This album did, however, also have the helping hand of the fantastic guitarist, Mick Ronson, borrowed from Bowie's band and already well-versed in Reed-isms. His unmistakable tone is evident right from the start with the otherwise somewhat innocuous "Vicious" (written per a request from Warhol), making it a r'n'r classic.

Lou has some of his silliest lyrics ever on this record, such as the downright goofy "Andy's Chest", making this a grown-ups' nursery rhyme. But this record also includes one of his prettiest tunes ever, "Perfect Day", which many people will know from the Trainspotting soundtrack. Simultaneously romantic and melancholy, it is nevertheless truly heartfelt and tender.

I believe that Lou's backing band on this record was the Tots, who also backed him on his debut solo record as well as a great radio show that has been released from around this time. "Hanging "Round" features the group and is a nice, upbeat complaint about groupies, scenesters and hangers-on who "keep doing things I gave up years ago".

Seeing as this was the height of the glitter movement and Lou was intimately involved in the drag queen/transgender circuit of NYC - in fact, a long time partner of his was transgendered - he glamourizes this scene with "Make Up". Another truly lovely piano ballad about watching TV (with terrific backing vocals by Bowie) is "Satelitte of Love" - why this, the second single from the album, didn't hit big is a true mystery, as it is beautiful and fantastic.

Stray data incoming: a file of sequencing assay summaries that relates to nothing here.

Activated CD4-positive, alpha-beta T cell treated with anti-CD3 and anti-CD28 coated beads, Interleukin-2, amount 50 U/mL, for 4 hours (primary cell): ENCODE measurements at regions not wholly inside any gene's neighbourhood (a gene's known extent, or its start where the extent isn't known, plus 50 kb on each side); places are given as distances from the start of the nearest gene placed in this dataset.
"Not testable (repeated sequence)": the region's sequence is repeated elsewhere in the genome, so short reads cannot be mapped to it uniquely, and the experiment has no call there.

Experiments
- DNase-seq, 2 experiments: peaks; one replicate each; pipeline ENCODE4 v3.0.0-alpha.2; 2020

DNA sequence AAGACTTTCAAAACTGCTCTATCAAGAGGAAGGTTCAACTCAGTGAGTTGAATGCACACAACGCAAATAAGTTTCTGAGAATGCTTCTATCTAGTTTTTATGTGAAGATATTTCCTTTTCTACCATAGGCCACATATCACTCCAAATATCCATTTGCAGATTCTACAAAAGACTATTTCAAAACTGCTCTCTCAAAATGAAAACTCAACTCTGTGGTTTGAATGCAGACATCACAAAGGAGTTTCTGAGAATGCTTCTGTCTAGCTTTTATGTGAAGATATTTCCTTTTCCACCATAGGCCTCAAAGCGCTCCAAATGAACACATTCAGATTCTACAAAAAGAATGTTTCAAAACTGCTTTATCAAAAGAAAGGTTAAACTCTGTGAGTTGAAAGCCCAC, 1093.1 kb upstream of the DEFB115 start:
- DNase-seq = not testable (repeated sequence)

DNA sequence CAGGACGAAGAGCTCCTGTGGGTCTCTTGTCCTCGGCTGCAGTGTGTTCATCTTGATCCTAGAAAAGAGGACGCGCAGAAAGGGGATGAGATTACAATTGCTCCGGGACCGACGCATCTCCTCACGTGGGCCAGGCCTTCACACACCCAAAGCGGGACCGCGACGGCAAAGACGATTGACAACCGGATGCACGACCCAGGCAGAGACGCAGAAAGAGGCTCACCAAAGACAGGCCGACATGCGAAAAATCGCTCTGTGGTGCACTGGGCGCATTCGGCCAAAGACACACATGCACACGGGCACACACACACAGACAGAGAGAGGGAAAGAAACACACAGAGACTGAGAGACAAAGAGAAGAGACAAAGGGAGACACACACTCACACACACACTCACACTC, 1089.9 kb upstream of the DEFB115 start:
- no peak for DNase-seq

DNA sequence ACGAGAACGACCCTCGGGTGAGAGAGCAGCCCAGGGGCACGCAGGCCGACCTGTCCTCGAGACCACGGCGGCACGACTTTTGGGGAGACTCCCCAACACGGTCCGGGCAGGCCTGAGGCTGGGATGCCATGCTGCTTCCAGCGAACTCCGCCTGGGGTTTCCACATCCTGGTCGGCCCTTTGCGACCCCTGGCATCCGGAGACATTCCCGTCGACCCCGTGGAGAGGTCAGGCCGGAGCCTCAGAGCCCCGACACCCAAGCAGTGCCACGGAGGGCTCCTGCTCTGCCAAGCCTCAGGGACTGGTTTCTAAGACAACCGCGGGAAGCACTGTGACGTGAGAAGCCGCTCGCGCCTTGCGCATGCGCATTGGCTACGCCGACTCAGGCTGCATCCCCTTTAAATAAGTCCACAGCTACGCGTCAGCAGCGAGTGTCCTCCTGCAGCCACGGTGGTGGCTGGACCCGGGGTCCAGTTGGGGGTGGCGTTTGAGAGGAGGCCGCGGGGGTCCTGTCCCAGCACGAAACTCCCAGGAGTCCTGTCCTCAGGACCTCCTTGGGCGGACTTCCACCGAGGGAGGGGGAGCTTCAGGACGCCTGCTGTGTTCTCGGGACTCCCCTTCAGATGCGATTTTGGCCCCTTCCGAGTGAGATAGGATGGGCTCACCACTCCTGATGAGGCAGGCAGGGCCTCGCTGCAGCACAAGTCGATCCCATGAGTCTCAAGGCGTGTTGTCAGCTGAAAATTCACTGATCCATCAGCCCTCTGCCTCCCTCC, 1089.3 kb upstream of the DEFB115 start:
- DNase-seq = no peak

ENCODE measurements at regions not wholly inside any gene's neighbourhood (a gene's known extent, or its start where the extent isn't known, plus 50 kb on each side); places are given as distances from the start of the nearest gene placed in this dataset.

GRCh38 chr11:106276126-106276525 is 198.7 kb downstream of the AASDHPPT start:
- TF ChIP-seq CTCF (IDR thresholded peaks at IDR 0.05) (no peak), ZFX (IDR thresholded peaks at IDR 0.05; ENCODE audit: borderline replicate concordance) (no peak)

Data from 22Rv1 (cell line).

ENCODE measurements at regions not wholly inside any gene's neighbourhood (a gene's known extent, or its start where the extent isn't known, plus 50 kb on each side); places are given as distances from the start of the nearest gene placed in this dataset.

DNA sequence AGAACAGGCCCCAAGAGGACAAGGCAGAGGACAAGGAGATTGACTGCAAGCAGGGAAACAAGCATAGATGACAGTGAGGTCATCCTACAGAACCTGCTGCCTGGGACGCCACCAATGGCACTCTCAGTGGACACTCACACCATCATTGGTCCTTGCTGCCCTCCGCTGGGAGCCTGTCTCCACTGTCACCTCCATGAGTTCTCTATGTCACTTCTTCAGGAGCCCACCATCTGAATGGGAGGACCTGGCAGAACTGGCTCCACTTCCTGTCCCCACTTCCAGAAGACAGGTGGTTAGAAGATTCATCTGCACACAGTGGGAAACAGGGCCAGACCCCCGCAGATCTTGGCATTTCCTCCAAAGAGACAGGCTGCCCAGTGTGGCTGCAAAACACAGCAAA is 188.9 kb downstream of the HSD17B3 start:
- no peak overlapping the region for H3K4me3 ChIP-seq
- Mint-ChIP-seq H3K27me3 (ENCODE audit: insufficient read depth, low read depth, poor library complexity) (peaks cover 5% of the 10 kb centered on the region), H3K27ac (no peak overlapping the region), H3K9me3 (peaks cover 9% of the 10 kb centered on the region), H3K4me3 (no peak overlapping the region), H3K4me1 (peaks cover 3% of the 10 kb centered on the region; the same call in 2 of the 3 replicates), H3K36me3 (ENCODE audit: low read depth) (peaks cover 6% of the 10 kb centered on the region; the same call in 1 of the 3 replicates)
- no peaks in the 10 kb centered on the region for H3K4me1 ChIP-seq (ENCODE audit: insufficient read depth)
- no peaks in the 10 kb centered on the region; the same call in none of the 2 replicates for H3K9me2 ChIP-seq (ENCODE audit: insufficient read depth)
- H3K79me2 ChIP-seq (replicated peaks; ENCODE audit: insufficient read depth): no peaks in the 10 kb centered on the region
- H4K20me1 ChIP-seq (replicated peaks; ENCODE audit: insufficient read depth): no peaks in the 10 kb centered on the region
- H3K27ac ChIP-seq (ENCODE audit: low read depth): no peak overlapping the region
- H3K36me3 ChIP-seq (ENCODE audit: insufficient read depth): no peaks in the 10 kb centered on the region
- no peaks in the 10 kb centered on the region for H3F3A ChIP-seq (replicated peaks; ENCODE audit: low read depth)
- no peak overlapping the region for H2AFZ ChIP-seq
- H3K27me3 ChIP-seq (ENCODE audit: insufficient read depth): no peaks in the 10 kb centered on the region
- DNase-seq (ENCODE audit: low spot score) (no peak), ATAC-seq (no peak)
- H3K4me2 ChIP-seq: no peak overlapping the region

"Wagon Wheel" is another cool 70's rocker with some random and strange added production effects that benefits from Ronson's guitar playing, though it is more in the background on this tune than on some of the others. The lyrics about "kicking her in the head" are more than a little disturbing, though. Damn catchy, regardless.

Another absurd number is "New York Telephone Conversation", which I assume is based on Warhol's habit of recording everything, including phone conversations. Thankfully, it is short, so it doesn't get annoying. And, it is followed by one of the heaviest rockers, "I'm So Free", a super r'n'r tune with some of Ronson's hottest guitar work on this album, making it the best r'n'r' number of the bunch.